Archive for the New MR Category

Where Online Research Communities Fail

An Empty PartyIn my last post, we looked at the 7 compelling reasons why brands should create their own online research community. The benefits of speed, cost and depth of research are certainly very attractive.

However, researchers often tell me that the current reality is that there are also some very big hurdles to get over. These are stopping a lot of brands from creating their own communities, and preventing those that do, from getting real value from them.

CC Image courtesy of Sipgraph

The 3 big problems that clients and agencies have shared with me in conversation are:

Why Online Communities Are a Key Path to Growth

Online CommunitiesOnline communities are identified as a ‘key path to growth in market research’ in the new Green Book Report 2014, for very good reason. They combine the best of ad-hoc qualitative research with unparalleled speed and agility, and reduced recruitment costs. They are good for the brands who need fast access to insight and good for the agencies who provide regular consultation through them.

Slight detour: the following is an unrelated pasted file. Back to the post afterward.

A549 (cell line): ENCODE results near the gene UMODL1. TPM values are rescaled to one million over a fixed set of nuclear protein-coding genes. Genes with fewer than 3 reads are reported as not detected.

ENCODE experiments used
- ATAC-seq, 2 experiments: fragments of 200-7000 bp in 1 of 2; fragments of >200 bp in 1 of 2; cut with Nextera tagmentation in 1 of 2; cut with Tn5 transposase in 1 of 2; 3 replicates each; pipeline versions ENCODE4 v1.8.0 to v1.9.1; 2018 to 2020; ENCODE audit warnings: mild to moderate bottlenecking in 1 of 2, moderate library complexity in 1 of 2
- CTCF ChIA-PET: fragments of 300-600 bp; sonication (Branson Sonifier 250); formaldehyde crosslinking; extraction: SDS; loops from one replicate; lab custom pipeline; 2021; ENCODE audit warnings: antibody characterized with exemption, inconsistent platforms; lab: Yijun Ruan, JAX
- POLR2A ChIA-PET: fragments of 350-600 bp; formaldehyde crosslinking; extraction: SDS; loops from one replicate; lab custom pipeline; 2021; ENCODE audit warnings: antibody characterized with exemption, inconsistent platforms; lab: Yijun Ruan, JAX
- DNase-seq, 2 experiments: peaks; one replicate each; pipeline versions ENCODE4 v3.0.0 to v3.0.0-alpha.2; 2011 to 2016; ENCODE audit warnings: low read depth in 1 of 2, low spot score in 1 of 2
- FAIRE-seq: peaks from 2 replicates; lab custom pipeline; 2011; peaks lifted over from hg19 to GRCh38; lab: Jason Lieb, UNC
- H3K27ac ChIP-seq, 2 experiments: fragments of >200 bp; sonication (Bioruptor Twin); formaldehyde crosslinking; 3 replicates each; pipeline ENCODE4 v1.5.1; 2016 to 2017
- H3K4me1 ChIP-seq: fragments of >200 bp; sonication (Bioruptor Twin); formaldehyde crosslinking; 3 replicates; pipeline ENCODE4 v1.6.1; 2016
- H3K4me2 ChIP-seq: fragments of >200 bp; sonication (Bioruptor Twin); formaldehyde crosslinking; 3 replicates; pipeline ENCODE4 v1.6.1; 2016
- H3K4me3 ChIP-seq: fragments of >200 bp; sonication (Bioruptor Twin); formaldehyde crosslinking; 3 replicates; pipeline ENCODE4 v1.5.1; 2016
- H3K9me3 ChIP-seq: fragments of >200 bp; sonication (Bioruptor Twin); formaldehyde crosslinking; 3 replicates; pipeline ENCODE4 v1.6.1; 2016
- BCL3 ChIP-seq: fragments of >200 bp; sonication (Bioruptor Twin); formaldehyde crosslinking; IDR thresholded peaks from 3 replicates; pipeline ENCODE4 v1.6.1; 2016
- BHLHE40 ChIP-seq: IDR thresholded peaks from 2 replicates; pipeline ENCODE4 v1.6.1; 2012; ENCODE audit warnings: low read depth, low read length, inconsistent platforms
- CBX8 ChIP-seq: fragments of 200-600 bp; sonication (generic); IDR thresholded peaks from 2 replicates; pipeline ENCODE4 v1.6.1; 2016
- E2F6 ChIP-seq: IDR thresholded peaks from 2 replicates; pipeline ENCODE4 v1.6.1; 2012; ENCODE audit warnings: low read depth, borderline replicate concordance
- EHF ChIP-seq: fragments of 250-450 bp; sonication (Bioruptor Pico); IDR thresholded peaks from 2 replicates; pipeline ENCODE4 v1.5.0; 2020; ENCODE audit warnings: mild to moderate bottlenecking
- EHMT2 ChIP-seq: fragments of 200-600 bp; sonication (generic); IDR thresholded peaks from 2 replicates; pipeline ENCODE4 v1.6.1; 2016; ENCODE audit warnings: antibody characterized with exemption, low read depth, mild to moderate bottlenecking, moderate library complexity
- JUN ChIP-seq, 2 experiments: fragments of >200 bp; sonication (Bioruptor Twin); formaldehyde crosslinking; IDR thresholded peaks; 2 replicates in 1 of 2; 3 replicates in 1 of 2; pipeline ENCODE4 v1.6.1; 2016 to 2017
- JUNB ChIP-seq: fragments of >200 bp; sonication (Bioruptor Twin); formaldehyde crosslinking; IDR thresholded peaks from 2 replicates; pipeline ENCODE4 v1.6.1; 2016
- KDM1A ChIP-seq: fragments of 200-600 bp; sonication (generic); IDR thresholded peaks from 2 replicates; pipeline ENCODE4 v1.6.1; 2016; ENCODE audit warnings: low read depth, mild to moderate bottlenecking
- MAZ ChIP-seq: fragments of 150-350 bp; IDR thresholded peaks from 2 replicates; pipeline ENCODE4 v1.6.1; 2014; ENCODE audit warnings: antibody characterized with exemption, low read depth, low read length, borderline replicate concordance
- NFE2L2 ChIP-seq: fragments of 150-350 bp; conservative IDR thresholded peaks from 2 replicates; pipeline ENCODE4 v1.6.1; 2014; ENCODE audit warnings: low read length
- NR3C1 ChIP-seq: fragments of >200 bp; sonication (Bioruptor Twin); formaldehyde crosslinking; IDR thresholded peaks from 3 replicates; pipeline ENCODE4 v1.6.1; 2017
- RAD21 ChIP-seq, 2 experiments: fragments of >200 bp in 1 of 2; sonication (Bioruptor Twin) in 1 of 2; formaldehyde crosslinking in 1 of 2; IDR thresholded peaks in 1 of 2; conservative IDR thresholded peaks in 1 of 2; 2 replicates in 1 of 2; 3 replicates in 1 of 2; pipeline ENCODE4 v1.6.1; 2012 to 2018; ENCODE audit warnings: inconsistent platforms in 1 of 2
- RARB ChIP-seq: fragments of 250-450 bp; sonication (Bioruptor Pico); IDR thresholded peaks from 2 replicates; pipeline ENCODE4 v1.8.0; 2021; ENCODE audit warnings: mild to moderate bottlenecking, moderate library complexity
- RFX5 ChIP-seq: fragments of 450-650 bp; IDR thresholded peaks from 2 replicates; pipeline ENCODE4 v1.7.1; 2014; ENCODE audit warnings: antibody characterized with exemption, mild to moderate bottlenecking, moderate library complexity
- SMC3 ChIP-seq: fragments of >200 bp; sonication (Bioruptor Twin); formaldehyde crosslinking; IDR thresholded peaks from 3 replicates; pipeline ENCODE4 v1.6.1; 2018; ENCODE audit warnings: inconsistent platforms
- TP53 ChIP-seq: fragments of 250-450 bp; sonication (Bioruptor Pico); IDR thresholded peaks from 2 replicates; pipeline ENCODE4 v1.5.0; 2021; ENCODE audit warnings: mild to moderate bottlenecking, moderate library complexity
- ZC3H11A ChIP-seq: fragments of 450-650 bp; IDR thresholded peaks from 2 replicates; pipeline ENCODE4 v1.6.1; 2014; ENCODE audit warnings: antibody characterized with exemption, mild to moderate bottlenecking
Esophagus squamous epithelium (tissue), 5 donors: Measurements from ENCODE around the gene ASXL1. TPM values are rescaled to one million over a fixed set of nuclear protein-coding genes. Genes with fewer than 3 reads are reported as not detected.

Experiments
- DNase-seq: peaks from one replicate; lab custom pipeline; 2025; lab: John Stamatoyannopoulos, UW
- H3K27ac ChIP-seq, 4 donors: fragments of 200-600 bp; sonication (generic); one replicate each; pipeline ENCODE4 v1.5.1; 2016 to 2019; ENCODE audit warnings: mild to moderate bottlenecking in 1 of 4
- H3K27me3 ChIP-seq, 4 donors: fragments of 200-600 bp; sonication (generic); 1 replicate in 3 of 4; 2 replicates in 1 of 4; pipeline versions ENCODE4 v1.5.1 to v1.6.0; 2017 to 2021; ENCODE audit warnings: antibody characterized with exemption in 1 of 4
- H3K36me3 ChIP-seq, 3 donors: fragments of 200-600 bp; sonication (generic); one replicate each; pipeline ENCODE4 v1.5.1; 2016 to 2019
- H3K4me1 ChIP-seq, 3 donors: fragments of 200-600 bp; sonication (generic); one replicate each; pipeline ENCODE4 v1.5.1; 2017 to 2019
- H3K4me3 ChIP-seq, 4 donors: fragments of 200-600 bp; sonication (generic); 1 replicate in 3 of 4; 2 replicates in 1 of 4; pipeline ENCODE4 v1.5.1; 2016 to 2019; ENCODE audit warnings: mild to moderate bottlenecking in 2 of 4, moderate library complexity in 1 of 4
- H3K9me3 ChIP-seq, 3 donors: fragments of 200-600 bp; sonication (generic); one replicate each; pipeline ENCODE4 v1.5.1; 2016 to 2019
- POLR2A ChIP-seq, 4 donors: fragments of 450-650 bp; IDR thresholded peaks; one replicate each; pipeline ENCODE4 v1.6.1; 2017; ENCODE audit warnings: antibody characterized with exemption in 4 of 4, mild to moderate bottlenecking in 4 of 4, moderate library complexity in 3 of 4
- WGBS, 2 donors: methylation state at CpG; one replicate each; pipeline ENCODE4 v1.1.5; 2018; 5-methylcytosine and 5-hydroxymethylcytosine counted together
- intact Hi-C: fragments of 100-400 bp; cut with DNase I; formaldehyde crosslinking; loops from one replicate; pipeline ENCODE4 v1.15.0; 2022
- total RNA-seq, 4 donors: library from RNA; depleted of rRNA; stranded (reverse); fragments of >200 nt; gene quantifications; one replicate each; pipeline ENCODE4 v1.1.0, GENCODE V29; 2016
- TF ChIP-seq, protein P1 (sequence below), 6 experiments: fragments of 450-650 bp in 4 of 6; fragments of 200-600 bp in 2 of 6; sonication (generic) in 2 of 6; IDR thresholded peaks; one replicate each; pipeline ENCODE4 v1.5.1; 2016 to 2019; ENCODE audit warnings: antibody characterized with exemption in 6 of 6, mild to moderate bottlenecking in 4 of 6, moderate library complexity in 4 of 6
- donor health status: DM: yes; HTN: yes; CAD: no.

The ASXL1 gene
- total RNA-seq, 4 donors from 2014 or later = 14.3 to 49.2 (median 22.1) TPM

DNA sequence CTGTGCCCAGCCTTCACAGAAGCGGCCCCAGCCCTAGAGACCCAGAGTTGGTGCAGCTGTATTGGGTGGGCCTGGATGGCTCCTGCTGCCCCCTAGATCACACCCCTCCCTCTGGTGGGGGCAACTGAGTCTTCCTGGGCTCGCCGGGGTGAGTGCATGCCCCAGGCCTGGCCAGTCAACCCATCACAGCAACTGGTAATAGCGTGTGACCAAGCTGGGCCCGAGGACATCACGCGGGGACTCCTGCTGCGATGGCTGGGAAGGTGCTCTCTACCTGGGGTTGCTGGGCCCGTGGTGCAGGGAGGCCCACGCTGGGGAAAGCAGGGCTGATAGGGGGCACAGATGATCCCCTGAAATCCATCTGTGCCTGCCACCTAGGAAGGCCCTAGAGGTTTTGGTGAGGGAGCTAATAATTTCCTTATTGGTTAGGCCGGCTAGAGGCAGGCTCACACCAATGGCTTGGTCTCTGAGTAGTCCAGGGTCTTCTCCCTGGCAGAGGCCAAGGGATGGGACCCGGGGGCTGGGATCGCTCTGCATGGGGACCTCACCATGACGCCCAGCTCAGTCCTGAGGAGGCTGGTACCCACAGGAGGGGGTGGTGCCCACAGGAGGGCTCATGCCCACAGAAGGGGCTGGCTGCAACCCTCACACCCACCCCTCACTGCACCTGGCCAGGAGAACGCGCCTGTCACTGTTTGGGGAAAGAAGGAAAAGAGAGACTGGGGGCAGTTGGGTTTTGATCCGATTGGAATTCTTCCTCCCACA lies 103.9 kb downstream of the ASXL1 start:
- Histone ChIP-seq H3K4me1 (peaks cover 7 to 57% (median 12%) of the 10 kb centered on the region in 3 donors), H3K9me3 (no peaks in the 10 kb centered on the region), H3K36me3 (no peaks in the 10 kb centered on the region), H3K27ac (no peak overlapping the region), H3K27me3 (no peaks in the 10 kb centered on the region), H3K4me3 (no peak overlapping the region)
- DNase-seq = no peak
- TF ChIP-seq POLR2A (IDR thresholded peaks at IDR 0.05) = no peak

In this four-part feature we’ll explore the benefits, the problems, the options available and also look at the huge elephant in the room…

Wearable Market Research

Google Glass Wearer The limitations of traditional market research, when applied to customer decision making are well documented. Face to face groups are subject to dominant voices, an instinct to please the questioner and the behavioural bias towards herding leading to collective views.

The effect of these limitations can to some extent be offset by clever facilitation. But the biggest problem remains – that groups are too far removed from actual customer experience. Even the use of clip board surveys at shop exists still do not get close enough to the moments that matter.

Google Glass Image from Wikipedia.org

Why Brands Need Online Research More Than Ever

Blockbuster USAWe live in a world where we are more connected than ever. We can pick up a phone and speak to family and friends on the other side of the world, video conference them or just update them on what’s going on in our lives. But it isn’t just friends we can contact. We can play online games with complete strangers, ask political leaders questions and join global movements. The Internet has enabled a human connectivity like never before. Conversations are happening on a global scale. They offer hope of greater connection, education and understanding.